"Take back a cheater. Know your worth my brothers and sisters."
"Ughhhhh going back and forth on this one. My boyfriend of 5 years has cheated on me. Several times, actually but says he’s really changed and is ready to settle down and wants me to move in with him. I’m on the fence. So they never change???"
SleeptimeTired Good Night GIF by HBO MaxGiphy
"Take a laxative and sleeping pill at the same time."
Once, twice, three times... I'm out. Bye.
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There is an age old question that has been getting more traction surrounding sex for partners the last decade or so.
And that is... "is just one enough?"
Were we really meant to only be with one person forever?
There are so many flavors to taste.
What if your partner wants more cookie dough with your strawberry?
Redditor Pineapple-Status wanted to hear everyone's thoughts on opening the bedroom to others. They asked:
"What would you do if your long term SO suddenly wants to have sex with other people?"
I say I'd be ok with it, but I'm remembering my last relationship and I feel like I'm not a "put my $ where my mouth is type" on this issue.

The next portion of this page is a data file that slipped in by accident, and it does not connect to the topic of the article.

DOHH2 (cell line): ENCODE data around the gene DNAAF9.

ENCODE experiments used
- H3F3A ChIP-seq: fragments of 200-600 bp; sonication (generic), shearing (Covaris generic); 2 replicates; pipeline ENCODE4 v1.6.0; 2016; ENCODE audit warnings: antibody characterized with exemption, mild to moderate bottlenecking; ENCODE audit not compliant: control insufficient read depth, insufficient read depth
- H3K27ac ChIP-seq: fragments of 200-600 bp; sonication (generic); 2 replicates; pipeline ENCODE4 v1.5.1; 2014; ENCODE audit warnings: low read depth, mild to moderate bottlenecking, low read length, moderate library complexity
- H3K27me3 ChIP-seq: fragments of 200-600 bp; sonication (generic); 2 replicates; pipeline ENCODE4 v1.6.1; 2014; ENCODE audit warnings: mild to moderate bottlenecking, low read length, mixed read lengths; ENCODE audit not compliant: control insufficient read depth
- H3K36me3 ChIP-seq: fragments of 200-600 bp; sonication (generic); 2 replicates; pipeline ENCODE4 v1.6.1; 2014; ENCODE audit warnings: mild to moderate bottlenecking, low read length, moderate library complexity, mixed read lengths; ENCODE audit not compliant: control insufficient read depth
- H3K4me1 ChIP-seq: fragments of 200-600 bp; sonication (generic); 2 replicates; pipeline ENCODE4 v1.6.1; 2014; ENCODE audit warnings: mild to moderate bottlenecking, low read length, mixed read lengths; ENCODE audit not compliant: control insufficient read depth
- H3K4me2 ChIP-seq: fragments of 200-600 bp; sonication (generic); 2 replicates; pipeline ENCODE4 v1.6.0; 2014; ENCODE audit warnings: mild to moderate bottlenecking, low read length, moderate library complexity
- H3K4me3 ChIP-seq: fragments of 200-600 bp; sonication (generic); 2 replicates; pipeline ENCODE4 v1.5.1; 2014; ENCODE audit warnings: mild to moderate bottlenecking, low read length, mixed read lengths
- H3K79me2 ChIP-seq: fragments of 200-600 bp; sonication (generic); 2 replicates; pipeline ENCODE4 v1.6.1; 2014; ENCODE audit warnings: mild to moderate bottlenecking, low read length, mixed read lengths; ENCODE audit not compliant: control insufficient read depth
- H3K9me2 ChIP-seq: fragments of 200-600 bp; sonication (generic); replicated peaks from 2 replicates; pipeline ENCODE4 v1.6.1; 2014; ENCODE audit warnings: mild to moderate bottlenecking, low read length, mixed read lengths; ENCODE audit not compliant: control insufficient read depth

ByeJimmy Fallon Reaction GIF by The Tonight Show Starring Jimmy FallonGiphy
"Wish her well and spend the next 2 years getting myself back to a place where I am ready to get hurt again."
It's Time to Roll On...
"Personally I would leave them."
"I think they're the ones leaving you. I don't think the relationship changes at that point; I think it ends. If you have a monogamous relationship, they are telling you they want to end that. They might be suggesting starting a new, non-monogamous relationship, but that is a separate thing. The original relationship is over."